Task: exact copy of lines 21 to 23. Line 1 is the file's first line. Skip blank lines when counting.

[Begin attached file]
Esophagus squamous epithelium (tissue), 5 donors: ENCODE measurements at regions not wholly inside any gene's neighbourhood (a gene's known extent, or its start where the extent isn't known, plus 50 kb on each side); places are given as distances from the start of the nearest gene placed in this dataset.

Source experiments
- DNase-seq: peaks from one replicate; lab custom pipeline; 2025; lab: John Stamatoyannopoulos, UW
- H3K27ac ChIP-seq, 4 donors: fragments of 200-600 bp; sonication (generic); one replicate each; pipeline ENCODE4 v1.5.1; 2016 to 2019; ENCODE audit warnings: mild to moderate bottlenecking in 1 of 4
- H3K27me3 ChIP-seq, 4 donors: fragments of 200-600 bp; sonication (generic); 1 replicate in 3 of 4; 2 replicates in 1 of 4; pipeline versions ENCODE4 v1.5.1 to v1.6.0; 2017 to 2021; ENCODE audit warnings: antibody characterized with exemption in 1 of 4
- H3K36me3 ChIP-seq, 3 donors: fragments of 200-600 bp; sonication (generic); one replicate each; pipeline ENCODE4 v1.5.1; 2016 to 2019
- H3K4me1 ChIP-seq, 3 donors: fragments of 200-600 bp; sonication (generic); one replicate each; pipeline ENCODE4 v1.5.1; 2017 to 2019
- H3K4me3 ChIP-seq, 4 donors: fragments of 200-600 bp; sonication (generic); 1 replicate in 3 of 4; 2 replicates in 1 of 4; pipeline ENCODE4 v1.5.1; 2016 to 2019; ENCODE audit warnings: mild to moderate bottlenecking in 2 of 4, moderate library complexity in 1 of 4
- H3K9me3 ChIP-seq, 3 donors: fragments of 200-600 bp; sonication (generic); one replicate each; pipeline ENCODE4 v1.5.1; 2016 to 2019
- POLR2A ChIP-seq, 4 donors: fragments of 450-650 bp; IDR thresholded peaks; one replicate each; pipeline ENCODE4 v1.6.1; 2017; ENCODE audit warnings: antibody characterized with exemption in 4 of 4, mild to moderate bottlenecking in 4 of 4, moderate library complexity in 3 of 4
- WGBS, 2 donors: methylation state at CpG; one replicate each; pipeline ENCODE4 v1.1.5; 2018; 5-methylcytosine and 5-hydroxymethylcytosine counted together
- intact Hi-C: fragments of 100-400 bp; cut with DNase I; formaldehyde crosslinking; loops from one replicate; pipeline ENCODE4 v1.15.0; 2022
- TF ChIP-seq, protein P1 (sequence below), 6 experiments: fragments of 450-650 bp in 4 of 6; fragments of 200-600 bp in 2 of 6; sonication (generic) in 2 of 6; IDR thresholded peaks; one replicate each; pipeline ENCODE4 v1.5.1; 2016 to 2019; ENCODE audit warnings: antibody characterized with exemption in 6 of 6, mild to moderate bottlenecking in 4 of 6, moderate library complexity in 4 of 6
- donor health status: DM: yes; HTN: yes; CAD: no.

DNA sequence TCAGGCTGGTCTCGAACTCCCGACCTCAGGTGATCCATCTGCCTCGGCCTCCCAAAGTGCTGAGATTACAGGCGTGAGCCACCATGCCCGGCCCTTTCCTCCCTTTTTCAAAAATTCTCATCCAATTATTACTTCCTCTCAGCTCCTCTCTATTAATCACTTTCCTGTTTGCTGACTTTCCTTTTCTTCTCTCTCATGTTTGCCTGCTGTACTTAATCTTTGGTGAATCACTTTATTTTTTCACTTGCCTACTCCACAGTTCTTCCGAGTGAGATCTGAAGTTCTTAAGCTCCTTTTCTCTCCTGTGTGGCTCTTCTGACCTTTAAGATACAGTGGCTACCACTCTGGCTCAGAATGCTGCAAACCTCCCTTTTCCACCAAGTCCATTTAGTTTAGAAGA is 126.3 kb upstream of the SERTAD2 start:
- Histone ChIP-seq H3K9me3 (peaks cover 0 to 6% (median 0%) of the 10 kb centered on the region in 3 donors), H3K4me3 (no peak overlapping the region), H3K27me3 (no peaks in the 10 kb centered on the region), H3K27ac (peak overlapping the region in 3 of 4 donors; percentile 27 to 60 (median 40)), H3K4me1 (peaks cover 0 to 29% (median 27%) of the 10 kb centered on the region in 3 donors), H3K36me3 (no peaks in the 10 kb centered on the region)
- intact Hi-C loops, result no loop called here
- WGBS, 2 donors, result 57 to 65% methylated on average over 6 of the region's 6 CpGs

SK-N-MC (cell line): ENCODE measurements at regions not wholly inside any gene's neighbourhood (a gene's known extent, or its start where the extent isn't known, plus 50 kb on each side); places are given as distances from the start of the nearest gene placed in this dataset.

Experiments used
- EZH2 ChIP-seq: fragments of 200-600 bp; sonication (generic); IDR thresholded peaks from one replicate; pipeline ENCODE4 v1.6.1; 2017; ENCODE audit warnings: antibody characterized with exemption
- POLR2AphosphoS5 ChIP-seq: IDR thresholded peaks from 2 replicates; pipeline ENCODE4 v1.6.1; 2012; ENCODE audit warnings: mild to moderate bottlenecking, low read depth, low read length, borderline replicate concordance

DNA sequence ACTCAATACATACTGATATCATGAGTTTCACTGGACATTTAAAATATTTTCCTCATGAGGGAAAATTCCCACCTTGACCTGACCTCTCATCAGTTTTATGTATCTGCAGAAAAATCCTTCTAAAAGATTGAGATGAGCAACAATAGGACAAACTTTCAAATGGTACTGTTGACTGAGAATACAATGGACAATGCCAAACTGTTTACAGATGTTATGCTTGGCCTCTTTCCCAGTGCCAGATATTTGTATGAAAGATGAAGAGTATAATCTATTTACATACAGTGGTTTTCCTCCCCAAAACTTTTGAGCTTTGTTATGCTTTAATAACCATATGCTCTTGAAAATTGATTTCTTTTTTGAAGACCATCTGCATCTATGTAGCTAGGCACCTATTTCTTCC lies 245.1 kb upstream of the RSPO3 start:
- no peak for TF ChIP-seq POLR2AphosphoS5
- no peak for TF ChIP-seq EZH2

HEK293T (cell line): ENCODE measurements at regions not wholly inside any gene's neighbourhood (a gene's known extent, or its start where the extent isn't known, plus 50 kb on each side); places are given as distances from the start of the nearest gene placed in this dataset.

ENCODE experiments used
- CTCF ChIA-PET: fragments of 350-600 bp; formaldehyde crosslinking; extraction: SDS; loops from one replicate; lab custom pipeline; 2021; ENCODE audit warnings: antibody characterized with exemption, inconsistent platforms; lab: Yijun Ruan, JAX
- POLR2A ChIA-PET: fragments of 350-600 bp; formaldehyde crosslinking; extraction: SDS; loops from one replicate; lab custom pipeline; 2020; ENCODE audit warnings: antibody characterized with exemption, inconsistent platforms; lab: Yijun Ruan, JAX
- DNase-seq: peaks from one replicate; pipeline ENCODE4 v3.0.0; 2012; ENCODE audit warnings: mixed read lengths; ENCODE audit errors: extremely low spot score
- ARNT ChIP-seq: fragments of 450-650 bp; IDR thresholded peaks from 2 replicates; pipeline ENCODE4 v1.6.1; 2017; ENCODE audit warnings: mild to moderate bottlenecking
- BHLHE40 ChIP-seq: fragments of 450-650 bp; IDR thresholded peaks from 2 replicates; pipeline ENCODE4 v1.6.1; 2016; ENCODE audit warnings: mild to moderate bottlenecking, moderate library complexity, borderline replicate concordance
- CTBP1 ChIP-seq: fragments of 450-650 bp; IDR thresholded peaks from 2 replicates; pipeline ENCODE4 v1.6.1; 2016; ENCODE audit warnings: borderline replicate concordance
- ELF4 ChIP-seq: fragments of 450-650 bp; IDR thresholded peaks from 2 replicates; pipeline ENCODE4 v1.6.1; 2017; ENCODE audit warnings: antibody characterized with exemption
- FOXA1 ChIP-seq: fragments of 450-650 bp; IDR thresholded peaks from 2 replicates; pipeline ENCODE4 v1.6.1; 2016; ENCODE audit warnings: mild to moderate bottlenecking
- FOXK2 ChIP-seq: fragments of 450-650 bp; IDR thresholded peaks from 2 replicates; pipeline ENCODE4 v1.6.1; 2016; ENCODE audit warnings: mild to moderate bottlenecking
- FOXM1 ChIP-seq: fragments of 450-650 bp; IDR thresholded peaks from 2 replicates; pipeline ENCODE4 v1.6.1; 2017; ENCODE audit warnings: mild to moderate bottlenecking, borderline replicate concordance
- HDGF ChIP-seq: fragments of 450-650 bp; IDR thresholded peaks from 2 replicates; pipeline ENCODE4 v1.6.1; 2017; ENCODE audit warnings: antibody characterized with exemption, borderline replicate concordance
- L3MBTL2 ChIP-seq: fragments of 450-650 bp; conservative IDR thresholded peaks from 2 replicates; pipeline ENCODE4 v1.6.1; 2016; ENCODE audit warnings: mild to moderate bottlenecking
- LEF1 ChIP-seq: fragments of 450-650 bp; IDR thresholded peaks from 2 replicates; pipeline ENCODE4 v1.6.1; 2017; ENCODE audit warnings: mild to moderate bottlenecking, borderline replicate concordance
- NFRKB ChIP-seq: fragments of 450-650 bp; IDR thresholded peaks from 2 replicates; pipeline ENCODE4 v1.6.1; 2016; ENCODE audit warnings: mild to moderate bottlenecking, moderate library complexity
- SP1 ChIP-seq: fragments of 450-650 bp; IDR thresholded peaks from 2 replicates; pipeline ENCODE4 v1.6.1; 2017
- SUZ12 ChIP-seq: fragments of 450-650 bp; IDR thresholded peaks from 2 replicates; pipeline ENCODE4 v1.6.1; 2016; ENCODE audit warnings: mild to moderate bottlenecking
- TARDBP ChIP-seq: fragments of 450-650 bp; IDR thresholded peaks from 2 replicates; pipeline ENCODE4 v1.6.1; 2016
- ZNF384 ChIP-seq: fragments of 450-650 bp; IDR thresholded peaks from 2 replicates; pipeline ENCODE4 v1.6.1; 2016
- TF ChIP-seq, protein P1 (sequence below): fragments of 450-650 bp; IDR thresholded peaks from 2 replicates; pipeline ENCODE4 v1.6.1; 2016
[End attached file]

- EZH2 ChIP-seq: fragments of 200-600 bp; sonication (generic); IDR thresholded peaks from one replicate; pipeline ENCODE4 v1.6.1; 2017; ENCODE audit warnings: antibody characterized with exemption
- POLR2AphosphoS5 ChIP-seq: IDR thresholded peaks from 2 replicates; pipeline ENCODE4 v1.6.1; 2012; ENCODE audit warnings: mild to moderate bottlenecking, low read depth, low read length, borderline replicate concordance

DNA sequence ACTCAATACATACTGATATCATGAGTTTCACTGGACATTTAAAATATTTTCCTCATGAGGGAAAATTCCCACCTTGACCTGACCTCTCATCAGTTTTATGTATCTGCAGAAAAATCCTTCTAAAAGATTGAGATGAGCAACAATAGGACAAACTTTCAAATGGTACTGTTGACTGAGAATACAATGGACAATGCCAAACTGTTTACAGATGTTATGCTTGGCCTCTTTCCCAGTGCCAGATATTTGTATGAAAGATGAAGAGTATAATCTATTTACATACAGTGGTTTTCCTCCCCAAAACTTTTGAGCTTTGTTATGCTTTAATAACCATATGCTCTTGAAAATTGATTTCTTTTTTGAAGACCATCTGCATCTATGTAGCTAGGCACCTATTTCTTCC lies 245.1 kb upstream of the RSPO3 start: